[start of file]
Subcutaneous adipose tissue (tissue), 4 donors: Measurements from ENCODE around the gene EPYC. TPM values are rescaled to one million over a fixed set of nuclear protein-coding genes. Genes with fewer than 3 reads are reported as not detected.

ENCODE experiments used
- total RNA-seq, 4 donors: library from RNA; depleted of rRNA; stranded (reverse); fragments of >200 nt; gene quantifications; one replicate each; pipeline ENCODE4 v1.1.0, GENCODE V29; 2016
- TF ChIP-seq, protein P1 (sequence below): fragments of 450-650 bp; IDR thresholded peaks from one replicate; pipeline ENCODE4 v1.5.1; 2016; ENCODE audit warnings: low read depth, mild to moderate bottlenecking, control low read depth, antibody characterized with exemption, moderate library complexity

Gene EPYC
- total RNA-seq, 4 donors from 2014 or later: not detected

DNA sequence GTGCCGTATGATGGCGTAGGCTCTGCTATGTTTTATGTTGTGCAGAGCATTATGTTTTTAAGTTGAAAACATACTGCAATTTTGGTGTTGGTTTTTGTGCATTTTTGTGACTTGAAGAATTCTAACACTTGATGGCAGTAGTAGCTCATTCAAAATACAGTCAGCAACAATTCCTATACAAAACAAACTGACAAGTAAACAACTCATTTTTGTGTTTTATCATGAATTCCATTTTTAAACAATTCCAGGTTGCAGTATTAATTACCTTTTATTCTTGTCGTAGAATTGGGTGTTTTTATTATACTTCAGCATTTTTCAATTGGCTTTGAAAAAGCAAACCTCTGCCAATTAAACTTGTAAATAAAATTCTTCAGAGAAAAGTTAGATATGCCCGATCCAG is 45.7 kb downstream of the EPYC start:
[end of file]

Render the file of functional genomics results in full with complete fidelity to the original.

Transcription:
Subcutaneous adipose tissue (tissue), 4 donors: Measurements from ENCODE around the gene EPYC. TPM values are rescaled to one million over a fixed set of nuclear protein-coding genes. Genes with fewer than 3 reads are reported as not detected.

ENCODE experiments used
- total RNA-seq, 4 donors: library from RNA; depleted of rRNA; stranded (reverse); fragments of >200 nt; gene quantifications; one replicate each; pipeline ENCODE4 v1.1.0, GENCODE V29; 2016
- TF ChIP-seq, protein P1 (sequence below): fragments of 450-650 bp; IDR thresholded peaks from one replicate; pipeline ENCODE4 v1.5.1; 2016; ENCODE audit warnings: low read depth, mild to moderate bottlenecking, control low read depth, antibody characterized with exemption, moderate library complexity

Gene EPYC
- total RNA-seq, 4 donors from 2014 or later: not detected

DNA sequence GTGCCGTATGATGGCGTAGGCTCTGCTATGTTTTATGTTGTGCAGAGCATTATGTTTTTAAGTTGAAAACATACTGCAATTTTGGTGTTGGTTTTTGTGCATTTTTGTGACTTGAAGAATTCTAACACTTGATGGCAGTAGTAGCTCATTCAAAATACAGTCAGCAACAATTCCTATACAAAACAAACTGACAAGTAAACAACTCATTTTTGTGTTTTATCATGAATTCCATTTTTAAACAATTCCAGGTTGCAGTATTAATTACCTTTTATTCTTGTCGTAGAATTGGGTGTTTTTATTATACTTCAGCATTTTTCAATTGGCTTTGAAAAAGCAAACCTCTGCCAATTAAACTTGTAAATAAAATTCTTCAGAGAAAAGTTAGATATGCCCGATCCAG is 45.7 kb downstream of the EPYC start: